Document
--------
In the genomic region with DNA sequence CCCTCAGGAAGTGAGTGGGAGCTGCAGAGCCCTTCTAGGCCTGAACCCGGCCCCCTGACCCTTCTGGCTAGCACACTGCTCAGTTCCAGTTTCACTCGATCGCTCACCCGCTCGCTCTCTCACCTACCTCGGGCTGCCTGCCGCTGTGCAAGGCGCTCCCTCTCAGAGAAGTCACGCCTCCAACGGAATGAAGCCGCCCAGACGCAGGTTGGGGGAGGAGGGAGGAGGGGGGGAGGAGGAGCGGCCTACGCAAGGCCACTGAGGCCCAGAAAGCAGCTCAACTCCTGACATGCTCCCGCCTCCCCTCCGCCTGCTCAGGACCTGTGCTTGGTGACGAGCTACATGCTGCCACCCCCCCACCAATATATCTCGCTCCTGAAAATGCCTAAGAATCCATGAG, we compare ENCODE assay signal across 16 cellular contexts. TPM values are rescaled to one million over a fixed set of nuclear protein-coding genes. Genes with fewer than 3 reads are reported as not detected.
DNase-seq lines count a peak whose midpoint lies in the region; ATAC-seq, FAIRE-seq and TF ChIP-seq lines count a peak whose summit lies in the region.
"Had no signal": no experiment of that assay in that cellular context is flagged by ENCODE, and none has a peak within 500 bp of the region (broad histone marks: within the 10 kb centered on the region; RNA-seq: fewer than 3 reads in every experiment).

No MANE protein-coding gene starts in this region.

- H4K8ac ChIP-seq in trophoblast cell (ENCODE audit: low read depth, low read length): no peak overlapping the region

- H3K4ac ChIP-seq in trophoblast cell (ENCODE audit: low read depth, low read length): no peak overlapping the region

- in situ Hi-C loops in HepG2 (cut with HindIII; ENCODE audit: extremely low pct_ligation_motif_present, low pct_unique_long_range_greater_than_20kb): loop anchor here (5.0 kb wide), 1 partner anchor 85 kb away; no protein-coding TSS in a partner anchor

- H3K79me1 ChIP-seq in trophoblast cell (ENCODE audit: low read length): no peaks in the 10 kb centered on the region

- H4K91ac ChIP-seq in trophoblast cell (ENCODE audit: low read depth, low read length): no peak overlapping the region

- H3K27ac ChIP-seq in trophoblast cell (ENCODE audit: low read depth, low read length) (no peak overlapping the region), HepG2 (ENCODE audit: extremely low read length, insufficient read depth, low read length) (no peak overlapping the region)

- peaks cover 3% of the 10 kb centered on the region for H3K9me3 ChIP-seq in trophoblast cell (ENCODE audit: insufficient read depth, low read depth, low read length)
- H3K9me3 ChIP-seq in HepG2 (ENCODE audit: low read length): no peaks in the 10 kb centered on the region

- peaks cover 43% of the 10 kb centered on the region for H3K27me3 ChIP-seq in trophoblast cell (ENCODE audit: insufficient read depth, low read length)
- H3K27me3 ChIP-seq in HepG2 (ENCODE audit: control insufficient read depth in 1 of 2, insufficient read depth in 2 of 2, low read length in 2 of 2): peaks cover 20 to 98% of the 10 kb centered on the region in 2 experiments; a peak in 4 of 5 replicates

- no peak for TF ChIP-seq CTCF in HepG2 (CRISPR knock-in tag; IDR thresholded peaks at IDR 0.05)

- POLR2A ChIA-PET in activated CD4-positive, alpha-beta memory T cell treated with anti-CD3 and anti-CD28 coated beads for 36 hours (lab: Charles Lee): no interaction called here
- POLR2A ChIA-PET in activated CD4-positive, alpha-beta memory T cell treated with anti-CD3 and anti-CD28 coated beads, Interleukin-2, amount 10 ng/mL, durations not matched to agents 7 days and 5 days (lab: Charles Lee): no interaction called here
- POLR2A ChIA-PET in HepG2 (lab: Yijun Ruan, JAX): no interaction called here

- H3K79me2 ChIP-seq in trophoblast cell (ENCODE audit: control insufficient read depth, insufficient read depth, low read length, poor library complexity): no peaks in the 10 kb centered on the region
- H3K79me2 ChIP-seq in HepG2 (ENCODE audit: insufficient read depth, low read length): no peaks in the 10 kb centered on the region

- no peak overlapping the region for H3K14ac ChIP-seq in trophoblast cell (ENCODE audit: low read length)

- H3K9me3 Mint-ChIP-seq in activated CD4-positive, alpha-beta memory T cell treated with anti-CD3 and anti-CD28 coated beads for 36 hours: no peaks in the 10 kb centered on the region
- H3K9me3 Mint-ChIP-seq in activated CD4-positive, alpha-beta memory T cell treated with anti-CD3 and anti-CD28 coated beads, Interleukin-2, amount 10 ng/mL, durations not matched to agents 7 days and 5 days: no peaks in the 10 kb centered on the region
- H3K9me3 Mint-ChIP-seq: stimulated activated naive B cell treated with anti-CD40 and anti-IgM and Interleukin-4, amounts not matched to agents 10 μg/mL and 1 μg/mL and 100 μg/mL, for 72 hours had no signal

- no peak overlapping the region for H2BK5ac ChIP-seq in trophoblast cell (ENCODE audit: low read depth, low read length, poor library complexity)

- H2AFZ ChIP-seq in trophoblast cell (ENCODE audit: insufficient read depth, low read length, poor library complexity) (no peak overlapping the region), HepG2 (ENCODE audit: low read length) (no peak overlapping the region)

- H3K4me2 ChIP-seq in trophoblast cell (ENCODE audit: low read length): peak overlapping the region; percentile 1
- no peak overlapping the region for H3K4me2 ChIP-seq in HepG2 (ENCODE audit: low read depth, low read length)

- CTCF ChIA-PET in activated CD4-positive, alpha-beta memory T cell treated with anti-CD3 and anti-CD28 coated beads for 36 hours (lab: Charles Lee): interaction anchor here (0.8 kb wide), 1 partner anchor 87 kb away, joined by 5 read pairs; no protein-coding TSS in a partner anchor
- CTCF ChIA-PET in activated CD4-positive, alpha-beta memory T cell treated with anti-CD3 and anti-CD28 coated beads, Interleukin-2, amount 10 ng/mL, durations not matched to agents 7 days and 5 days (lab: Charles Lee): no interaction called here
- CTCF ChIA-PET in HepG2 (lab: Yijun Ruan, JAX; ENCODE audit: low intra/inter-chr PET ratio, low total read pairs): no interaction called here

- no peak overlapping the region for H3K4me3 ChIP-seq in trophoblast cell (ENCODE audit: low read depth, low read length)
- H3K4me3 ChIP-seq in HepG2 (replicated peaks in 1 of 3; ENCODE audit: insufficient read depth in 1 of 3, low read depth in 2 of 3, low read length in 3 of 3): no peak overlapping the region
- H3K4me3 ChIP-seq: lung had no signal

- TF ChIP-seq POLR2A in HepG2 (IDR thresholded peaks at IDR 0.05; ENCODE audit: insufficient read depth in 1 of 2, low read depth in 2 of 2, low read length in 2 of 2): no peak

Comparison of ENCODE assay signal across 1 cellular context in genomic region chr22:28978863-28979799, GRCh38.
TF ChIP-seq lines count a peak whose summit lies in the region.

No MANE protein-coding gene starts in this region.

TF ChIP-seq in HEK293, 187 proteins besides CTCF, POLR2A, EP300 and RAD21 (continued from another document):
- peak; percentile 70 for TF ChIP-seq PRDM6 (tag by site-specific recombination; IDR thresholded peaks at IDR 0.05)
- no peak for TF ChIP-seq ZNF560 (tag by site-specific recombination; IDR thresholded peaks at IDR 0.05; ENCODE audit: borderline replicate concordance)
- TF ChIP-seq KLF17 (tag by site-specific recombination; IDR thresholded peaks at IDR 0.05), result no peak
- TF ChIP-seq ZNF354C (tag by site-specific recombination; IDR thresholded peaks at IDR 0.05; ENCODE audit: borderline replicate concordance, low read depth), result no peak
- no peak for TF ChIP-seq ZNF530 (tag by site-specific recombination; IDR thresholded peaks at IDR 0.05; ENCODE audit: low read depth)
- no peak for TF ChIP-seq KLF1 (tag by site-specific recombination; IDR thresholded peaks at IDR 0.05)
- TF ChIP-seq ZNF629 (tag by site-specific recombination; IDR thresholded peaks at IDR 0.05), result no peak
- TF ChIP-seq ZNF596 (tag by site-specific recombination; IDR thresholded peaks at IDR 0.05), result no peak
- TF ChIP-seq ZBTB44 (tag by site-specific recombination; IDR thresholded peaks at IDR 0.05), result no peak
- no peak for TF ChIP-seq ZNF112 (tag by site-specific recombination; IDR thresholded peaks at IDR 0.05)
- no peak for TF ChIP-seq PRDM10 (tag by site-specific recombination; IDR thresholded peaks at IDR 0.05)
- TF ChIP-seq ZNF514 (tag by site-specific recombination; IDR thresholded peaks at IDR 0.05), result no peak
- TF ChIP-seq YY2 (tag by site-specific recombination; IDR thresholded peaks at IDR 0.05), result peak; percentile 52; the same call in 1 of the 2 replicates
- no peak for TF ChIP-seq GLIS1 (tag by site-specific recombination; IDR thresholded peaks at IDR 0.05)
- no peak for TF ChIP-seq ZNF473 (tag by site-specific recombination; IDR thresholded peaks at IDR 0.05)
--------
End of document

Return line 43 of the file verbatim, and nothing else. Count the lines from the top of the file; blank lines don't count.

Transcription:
- TF ChIP-seq ZNF354C (tag by site-specific recombination; IDR thresholded peaks at IDR 0.05; ENCODE audit: borderline replicate concordance, low read depth), result no peak